What on Earth Happened in 3200 BC?

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For the latest from the GISP2 team (Jan 96 Science) click HERE (takes 30 sec to load). For a lighter, less technical version of this page click HERE.

For indices of all 3200 BC scientific data:

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Compilation of recent graphical representations of various paleoclimatic data signals from ice cores and other sources normalized to a common 9000-0 calendar year BP base. Most of the plots are scanned directly from the original sources. Brief technical notes relevant to the 5000 yrs BP period and data sources follow.

a) Sulfate in GISP2 ice core; curve is a low-tension robust spline of sulfate concentrations with average about 30 ppb. The cause of the 150 year peak at 5.2K yrs BP is not known, but the authors suggest the possibility of an anomalous nearby temporary body of open water (polynya) which generated marine biogenic sulfate. Zielinski, GA et al, Nature, 264 948 (1994).

b) Atmospheric methane from GRIP ice core with lowest value 580 ppbv at 5.2K yrs. BP followed by rapid increase of 40 ppbv over 200 years; variously attributed to clathrate or permafrost outgassing, decrease in tropospheric oxidation, or abrupt increase in low-latitude wetlands. Blunier, T, et al, Nature, 374 47 (1995).

c) Dead Sea levels peaking at 300 ft. above present levels at 5.0 and 8.0K gv BP. Frumkin et al, The Holocene, 1 3 191-200 (1991). For further discussions of North African lake behavior and possible relation of century-scale Holocene arid intervals and cooler sea temperatures in the North Atlantic see Lamb, H F et al, Nature, 373 134 (1995).

d) GISP2 100-year smoothed oxygen isotope ratio; Meese, D.A> et al Science, 266, 680, (1994)

e) Greenland Dye 3 oxygen isotope ratio. Minimum value between 2000 and 8000 cal yrs BP occurs just before 5.0K yrs BP. Data from National Snow and Ice Data Center. A large acid peak at 3150 BC is suggestive of a volcanic event. Fisher et al, The Holocene 5, 1, 19, (1995). For additional ice data from the southern hemisphere click here.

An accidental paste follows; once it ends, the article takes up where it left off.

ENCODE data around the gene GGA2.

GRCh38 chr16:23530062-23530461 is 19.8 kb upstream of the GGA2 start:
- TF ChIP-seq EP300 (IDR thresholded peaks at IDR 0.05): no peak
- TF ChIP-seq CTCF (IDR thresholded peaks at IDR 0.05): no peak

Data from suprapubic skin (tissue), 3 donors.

f) Data from Belfast 7272 year oak tree ring chronology; (f) is an index of the tree ring narrowness corresponding to cold weather and following growth disturbance in bogs due possibly to flooding with some peaks correlatable to volcanic activity; (g) represents relative availability of oak samples in Northern Ireland. The peak in (g) at about 3150 BC followed by the maximum tree and site sample representation suggest a major climatic event at this time. Baillie, MGL and Munro, MAR, Nature, 332 345 (1988).Similar sudden increase in swamp oak (mooreichen, still used to make furniture in Germany) shows up at 5100 BP on the Danube. Becher and Schirmer, Boreas, d) GISP2 100-year smoothed oxygen isotope ratio; Meese, D.A> et al Science, 266, 680, (1994) 6, 300 (1977).

h) Inferred heavy flooding in American Southwest based on paleoflooding studies. The peak at 5K yrs BP represents 8 sites. Baker, Victor, Science ???, ?? (199?).

i) Arid interval 5010-4860 (+/- 150) at Tigalmamine in montane Morocco. Corresponding decline in oaks (Quercus rotundifolia and canariensis) in favor of Gramineae suggests reduced winter precipitation corresponding to cooler sea temperatures in North Atlantic. Lamb, H. F. et al, Nature, 373 p 134 (1995).

Some tentative conclusions: Millennial-scale warming terminates with a period of climatic disturbance (so-called Piora oscillation")and flooding in the lower latitudes (Nile, Arizona, Morocco, Israel, Mesopotamia), followed by a drought; general, worldwide, climate-driven shock to early societies living in "edenic" geography of plenty with "fertile crescent" survivors organizing into more centrally directed and hierarchical culture based on irrigation. Abrupt cooling at higher latitudes, possibly related to oceanic effects, especially in Northern Europe, corresponding to peak of megalith cultures. Probable oscillation in sea level at 3000 BC followed by 10-15 ft. alluvial deposition in river valleys.

Illustrations show the lower Tigris-Euphrates valley as it changed from 5500 to 5000 BP.

Copyright 1996 Kirribili Press. Return to Scientific Summary Chronological Index Ignatius Donnelly and the End of the World